As for us, we have tried in this Memorial to paint the most accurate portrait possible of Murshida Sharifa.

Is it the portrait of a "saint"? But what is a "saint"? There are so many stereotypes in this term, so many preconceived ideas, ready-made images which are interposed between the reality of a spiritual destiny and our imagination! Murshida Sharifa was a being of flesh and blood, and not a figure in a stained-glass window. She had to endure all the constraints and ordeals of the human condition. And yet, with a heroism and a courage which were so much more than just badges, she raised herself from this limited state up to the Unlimited. In so doing she showed us, the present and future generations, that without having the same exceptional stature as Pir-o-Murshid Hazrat Inayat Khan himself, such an ascent is possible for us too and that we may in our turn attempt it.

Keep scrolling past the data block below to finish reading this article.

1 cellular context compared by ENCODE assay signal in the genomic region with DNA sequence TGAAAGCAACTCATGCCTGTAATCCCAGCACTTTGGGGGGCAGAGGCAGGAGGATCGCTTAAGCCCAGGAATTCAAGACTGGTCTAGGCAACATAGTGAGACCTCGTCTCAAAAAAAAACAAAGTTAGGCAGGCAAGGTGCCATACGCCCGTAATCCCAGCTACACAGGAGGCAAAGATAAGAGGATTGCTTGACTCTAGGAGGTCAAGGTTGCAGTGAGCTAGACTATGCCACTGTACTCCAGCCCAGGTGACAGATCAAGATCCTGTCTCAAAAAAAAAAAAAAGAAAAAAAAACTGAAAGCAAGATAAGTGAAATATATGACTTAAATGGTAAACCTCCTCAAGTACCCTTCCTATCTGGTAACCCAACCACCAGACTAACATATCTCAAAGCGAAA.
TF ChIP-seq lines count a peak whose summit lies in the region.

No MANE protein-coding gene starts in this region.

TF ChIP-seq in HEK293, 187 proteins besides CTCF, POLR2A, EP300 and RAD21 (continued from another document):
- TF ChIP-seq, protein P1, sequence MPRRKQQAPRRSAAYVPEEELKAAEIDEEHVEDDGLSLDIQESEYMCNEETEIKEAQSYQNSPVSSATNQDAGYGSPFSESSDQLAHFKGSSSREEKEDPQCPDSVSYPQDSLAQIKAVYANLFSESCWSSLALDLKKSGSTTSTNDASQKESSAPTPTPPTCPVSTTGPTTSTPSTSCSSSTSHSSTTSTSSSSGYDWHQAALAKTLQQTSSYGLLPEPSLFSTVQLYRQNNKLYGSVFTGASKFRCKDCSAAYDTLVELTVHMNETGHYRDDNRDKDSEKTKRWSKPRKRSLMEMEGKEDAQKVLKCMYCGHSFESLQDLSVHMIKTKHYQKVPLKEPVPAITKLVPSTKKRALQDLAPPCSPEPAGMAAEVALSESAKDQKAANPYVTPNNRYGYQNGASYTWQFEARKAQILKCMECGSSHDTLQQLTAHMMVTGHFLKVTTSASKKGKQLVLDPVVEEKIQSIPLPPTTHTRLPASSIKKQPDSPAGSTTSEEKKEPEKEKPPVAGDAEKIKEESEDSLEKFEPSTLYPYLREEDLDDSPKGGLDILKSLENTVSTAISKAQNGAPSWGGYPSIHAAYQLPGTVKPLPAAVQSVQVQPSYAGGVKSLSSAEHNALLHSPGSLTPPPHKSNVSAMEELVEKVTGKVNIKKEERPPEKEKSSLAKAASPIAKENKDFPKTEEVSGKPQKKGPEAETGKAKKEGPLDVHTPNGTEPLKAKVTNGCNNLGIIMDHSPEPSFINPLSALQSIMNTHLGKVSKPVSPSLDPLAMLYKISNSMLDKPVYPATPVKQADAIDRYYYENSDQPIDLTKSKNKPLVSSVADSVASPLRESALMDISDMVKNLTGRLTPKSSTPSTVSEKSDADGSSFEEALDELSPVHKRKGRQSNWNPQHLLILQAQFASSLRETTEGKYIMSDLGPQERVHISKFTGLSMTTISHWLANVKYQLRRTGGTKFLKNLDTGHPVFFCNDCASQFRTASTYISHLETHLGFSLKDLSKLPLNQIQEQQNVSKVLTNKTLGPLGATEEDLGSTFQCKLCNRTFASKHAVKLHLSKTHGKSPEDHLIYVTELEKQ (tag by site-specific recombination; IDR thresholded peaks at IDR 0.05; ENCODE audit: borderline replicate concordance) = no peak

The stake of this enterprise was superhuman, but the victory was no less.

Suresnes, November 2011




Memorial Murshida Sharifa Lucy Goodenough